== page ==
http://www.chem.helsinki.fi/~toomas/photo/ev.html
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Old May 12, 2004, 1:51 PM   #9
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In another thread, Long glass, I refer to an article that showsa particular lens is sharper at F5.6 than another one is at F11 at the same magnification.

http://www.stevesforums.com/forums/v...=65&page=3

http://www.luminous-landscape.com/re...tten-400.shtml

A high-quality lens such as the 70-200 F4 L is going to be sharper at F4 than some others are at F5.6 and higher. And it takes a really great lens to be sharper than that one at F2.8. This point is merely that you need to consider more than just the stated maximum aperture.

And of course, all else equal,a faster lens is better. However in the real world, all else is never equal and trade-offs must be considered.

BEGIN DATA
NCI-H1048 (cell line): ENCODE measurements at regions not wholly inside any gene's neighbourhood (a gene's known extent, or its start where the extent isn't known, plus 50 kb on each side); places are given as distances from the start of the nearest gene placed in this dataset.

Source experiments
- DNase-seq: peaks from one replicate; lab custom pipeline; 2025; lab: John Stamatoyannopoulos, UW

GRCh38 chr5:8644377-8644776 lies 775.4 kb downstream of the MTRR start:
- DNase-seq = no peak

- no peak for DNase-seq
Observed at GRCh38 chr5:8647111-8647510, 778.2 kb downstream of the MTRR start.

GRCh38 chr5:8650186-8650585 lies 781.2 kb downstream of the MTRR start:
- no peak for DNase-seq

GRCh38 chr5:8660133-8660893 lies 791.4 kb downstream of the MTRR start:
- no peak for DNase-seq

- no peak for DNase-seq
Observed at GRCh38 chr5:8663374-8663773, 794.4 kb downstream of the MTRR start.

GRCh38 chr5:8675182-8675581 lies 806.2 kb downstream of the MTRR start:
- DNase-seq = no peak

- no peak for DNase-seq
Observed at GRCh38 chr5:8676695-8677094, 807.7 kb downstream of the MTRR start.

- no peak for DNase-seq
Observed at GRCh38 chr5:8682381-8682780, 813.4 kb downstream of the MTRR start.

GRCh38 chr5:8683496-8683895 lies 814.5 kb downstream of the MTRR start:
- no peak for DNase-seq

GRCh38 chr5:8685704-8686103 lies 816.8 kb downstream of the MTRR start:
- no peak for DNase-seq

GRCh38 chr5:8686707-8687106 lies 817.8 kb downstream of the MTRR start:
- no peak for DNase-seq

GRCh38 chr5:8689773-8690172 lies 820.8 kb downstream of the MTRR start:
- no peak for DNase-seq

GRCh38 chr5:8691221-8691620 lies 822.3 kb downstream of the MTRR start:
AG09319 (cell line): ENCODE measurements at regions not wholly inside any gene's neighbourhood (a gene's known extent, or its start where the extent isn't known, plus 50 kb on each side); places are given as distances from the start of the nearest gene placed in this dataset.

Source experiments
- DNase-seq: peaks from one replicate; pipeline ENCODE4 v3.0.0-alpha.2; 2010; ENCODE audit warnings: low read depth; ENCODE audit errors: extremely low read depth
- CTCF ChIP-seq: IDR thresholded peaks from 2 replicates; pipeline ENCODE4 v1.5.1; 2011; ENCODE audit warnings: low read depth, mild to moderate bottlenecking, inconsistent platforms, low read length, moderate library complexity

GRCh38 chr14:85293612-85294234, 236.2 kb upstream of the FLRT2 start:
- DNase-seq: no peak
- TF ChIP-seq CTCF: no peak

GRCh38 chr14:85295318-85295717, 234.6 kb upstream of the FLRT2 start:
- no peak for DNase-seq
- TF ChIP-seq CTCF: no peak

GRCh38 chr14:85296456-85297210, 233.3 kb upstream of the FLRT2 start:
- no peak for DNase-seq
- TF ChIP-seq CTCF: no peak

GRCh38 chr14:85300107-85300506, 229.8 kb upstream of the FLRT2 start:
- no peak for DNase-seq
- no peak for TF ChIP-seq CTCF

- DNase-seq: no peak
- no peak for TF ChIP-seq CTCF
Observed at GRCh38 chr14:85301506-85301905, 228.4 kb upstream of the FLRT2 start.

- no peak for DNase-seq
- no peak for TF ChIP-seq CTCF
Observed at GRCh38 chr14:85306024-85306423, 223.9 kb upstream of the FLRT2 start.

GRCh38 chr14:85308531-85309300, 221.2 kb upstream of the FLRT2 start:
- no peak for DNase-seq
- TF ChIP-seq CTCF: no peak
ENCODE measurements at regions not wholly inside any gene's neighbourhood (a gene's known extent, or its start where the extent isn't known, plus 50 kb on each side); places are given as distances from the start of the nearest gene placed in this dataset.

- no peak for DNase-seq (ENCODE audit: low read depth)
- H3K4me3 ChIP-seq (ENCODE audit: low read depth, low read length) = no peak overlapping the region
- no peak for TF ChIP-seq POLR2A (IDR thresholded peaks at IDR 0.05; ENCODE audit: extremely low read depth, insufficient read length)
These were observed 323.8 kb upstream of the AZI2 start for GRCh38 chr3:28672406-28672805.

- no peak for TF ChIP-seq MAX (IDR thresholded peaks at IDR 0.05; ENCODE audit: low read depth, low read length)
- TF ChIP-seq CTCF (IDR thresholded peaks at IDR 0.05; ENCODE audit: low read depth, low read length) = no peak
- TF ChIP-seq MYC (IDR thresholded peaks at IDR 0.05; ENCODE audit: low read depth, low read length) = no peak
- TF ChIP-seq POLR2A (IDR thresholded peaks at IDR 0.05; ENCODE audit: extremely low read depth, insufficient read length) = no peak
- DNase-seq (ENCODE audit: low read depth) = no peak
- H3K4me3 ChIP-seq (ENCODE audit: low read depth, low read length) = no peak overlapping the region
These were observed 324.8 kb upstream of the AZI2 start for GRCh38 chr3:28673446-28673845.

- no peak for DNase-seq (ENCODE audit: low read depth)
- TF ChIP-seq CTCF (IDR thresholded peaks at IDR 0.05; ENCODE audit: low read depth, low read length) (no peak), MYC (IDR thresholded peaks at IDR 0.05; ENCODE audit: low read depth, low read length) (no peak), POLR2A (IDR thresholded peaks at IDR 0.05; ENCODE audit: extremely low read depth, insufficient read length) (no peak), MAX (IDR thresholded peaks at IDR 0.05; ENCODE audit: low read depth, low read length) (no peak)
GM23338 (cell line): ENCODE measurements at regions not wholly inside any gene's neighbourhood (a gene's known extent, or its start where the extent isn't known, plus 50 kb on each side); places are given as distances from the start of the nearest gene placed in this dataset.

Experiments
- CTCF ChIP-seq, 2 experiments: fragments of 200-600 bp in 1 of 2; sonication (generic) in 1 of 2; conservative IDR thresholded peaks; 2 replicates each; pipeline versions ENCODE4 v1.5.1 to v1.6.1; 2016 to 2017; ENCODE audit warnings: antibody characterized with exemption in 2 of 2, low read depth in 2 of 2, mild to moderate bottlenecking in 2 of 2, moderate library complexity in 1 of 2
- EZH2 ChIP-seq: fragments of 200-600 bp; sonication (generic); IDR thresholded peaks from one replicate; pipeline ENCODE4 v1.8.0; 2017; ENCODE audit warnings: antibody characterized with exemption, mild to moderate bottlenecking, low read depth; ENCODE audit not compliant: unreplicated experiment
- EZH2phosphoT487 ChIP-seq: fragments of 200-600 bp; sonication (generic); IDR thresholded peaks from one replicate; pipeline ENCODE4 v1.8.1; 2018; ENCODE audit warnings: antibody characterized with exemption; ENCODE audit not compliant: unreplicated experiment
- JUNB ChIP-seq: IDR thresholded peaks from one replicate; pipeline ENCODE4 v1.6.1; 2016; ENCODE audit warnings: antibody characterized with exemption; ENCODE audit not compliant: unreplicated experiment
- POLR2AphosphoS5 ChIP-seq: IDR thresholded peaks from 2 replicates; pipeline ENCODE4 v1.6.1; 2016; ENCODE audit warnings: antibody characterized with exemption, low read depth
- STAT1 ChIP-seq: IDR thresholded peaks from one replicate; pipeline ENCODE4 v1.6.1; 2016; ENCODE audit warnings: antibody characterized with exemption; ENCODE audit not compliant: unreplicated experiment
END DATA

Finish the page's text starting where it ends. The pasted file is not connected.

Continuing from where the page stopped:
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Old May 12, 2004, 11:00 PM   #10
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Wow...lots to consider. Probably the #1 thing that really peaked my interest was when NHL said:
"A long zoom is mostly used to bring in action shots and for that IS is not very helpful (ie IS does not overcome subject movements). What you need is faster lens with larger aperture when nature is not in your favour..."

Never thought of this, but it is very true. So, that being said, which would be more ideal in your opinion?
Canon 70-200 F4 L with 1.4x Canon extender
OR
Sigma 70-200 2.8 with 1.4x Sigma extender

Thinking would be, as was stated in the thread, buy the 70-200 and, if I notice the need for more length, go for the extender. In terms of cost, the higher cost of the Canon extender almost makes up for the higher price of the Sigma 70-200 over the Canon 70-200.

G